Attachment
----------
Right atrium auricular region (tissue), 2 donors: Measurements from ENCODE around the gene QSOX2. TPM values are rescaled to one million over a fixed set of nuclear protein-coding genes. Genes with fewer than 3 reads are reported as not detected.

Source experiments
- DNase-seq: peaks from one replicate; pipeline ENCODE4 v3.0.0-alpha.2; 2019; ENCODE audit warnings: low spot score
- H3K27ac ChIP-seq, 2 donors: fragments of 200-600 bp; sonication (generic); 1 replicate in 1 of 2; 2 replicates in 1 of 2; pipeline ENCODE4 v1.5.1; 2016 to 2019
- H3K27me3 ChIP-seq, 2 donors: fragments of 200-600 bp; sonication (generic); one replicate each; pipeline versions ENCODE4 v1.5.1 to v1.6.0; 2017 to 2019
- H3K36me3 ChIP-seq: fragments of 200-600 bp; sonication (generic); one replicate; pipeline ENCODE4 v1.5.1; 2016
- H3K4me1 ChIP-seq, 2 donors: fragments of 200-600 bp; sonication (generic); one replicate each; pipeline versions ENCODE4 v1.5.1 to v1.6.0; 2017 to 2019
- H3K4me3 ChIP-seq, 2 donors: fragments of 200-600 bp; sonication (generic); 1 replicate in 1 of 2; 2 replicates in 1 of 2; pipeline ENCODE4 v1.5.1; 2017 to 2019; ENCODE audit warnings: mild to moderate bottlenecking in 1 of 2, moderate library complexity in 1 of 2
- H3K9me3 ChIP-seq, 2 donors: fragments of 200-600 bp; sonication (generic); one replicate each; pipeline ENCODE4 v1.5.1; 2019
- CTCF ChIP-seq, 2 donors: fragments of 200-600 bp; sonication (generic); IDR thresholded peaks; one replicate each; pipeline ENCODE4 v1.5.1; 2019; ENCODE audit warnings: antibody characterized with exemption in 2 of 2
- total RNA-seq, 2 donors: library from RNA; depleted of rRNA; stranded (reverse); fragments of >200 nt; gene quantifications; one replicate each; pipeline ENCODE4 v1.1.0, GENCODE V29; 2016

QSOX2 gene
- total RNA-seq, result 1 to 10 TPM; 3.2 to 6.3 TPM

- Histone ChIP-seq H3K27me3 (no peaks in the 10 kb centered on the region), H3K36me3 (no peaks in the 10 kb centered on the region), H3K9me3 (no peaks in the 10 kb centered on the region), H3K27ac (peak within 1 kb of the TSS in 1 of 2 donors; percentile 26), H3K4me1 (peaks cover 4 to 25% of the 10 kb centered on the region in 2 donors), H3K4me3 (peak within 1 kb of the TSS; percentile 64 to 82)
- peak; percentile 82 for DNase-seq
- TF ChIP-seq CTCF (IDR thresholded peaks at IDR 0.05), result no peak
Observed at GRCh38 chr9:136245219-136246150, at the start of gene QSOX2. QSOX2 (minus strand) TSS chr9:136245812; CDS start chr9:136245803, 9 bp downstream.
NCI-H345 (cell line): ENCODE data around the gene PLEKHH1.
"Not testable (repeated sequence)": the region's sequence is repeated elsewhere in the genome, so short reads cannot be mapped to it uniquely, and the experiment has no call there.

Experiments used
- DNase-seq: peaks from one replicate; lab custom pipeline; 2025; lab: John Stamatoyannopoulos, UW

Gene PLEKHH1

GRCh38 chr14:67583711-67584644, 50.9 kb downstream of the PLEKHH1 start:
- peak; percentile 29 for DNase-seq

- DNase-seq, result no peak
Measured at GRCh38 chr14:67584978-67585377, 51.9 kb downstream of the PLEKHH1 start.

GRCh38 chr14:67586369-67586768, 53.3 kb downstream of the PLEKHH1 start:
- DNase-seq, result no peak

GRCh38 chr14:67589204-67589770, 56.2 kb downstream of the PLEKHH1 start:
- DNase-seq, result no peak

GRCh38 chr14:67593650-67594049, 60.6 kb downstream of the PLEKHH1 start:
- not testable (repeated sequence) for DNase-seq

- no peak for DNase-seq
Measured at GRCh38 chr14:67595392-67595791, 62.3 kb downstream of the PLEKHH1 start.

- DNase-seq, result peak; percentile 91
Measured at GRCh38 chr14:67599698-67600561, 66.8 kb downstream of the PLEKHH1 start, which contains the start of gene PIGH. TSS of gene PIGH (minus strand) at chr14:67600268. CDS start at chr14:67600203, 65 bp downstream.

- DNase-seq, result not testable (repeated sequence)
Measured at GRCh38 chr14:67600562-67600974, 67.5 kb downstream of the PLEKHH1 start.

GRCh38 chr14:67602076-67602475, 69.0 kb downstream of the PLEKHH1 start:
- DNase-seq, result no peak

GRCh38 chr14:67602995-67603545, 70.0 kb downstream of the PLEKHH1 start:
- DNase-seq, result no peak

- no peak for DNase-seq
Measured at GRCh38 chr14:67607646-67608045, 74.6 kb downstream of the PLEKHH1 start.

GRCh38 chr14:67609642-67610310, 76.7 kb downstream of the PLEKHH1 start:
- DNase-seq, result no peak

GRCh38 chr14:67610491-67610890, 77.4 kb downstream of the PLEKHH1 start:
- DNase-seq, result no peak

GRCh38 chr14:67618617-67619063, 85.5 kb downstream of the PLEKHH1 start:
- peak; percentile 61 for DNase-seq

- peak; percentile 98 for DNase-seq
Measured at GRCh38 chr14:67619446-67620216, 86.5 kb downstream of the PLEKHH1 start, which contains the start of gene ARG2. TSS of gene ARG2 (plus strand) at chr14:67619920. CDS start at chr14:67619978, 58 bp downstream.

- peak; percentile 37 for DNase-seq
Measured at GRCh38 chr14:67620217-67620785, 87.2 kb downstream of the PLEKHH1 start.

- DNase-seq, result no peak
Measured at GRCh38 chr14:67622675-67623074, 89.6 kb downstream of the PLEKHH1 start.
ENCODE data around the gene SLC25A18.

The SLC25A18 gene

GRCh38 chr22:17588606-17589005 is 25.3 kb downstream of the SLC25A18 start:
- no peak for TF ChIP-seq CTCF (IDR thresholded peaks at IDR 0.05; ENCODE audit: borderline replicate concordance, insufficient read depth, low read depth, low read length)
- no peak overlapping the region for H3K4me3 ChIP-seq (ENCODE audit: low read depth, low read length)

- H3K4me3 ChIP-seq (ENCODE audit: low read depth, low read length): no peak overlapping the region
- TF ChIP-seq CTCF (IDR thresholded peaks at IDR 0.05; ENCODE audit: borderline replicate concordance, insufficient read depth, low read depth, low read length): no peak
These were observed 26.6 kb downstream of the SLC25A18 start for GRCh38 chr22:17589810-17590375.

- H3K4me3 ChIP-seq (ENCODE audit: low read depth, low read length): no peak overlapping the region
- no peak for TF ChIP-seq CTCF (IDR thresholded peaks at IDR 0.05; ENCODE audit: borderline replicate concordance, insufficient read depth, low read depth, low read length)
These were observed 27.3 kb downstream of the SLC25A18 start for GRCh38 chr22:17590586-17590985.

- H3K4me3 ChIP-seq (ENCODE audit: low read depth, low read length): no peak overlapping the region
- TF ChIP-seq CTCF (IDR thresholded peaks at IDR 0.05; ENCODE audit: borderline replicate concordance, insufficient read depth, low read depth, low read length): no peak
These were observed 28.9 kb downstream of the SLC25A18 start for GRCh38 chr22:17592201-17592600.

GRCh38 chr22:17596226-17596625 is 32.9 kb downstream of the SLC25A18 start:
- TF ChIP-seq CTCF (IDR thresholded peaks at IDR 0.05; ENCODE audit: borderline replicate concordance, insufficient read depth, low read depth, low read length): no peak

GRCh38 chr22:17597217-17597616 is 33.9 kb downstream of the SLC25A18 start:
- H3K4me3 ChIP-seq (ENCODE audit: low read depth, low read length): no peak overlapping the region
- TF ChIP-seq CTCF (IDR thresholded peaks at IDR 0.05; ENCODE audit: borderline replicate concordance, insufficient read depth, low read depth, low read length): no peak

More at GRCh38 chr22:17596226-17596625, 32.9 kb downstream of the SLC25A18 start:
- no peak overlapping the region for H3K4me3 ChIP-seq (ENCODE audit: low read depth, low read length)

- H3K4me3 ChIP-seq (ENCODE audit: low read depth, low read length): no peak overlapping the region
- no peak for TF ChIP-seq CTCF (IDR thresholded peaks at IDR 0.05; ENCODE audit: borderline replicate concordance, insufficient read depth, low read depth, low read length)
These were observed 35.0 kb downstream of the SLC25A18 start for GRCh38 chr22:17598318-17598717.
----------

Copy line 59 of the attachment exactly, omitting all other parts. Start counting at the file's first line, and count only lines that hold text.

GRCh38 chr22:17588606-17589005 is 25.3 kb downstream of the SLC25A18 start: